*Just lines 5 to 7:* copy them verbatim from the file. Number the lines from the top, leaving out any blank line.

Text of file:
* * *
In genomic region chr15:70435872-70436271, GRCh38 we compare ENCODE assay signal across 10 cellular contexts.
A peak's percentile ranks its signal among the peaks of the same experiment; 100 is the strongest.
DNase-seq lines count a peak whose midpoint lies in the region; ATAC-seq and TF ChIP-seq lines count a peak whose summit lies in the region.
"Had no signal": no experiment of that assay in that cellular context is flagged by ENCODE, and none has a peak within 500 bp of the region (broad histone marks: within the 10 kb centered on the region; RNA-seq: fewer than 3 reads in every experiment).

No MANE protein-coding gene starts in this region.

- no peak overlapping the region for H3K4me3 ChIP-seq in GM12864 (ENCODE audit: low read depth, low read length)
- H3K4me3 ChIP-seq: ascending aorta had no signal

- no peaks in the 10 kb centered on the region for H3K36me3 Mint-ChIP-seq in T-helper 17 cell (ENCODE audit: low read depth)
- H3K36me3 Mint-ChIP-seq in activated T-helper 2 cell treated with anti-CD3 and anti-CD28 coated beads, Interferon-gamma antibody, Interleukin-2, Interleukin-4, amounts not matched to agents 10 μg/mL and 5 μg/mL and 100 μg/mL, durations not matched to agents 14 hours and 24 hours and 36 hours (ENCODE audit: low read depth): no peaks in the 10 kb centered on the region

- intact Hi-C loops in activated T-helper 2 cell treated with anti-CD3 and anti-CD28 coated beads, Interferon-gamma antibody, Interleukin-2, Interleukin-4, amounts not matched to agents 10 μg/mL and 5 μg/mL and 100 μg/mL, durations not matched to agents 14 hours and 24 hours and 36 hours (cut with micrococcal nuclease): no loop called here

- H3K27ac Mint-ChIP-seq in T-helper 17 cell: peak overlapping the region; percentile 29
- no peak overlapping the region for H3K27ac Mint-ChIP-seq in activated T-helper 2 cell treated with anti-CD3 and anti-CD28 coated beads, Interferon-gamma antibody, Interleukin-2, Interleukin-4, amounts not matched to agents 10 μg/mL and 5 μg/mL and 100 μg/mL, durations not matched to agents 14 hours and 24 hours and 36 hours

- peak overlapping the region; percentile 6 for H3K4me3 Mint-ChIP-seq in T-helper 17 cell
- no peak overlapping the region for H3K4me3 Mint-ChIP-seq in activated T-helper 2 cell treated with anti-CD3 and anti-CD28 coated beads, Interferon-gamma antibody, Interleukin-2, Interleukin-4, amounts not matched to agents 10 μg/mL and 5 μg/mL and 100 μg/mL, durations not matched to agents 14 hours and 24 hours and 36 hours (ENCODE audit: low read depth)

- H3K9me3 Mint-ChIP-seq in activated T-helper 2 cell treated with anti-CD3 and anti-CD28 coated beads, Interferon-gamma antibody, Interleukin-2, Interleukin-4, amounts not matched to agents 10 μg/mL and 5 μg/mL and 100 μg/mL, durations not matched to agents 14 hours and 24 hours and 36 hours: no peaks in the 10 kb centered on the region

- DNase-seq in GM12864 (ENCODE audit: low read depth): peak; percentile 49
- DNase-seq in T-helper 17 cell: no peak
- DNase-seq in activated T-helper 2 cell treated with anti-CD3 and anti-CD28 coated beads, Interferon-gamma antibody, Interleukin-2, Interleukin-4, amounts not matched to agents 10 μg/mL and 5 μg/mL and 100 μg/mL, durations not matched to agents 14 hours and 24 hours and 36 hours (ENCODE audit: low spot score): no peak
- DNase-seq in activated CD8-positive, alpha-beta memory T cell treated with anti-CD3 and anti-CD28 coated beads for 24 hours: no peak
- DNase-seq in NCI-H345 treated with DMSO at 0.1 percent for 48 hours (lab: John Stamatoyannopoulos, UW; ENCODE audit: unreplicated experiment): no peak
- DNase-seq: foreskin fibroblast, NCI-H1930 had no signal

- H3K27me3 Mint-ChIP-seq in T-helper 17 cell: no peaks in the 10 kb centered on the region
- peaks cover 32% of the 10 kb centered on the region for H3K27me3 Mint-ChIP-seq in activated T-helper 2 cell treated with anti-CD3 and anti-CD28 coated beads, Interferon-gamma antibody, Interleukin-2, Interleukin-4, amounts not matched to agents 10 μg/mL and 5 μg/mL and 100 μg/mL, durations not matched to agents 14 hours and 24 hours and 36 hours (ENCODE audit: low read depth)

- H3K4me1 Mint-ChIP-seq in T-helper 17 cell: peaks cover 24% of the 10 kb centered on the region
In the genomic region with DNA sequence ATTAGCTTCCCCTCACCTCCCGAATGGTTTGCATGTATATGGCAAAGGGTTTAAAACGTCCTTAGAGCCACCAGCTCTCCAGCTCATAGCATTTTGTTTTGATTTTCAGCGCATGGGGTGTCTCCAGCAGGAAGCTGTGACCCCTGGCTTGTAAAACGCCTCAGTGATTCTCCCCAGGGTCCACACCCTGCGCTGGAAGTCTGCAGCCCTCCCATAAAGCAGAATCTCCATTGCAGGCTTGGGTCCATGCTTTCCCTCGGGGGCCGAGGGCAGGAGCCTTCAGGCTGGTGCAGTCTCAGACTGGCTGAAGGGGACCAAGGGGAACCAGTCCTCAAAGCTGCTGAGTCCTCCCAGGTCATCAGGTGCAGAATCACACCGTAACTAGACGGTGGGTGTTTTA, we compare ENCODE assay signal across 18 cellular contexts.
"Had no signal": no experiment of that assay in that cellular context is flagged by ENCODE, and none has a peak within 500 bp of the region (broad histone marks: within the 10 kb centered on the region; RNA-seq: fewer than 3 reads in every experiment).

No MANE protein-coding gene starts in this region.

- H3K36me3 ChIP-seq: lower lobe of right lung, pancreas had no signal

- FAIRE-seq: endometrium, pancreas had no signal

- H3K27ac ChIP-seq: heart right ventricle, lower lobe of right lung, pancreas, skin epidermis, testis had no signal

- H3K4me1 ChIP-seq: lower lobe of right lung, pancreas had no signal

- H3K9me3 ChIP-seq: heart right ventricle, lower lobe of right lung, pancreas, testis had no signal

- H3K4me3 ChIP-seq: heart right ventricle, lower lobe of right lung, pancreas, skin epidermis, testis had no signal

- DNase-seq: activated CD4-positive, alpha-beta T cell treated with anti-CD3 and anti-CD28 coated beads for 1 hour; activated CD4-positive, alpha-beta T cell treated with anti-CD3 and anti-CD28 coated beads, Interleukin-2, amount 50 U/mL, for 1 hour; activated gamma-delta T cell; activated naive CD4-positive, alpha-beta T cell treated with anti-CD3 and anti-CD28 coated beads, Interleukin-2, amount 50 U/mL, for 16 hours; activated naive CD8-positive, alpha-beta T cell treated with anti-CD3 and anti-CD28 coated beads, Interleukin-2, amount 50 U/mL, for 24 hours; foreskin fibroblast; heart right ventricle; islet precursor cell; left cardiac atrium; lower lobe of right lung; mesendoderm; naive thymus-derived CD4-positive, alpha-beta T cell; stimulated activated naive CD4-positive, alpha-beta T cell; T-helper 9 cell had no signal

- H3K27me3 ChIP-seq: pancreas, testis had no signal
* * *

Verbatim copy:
No MANE protein-coding gene starts in this region.

- no peak overlapping the region for H3K4me3 ChIP-seq in GM12864 (ENCODE audit: low read depth, low read length)
- H3K4me3 ChIP-seq: ascending aorta had no signal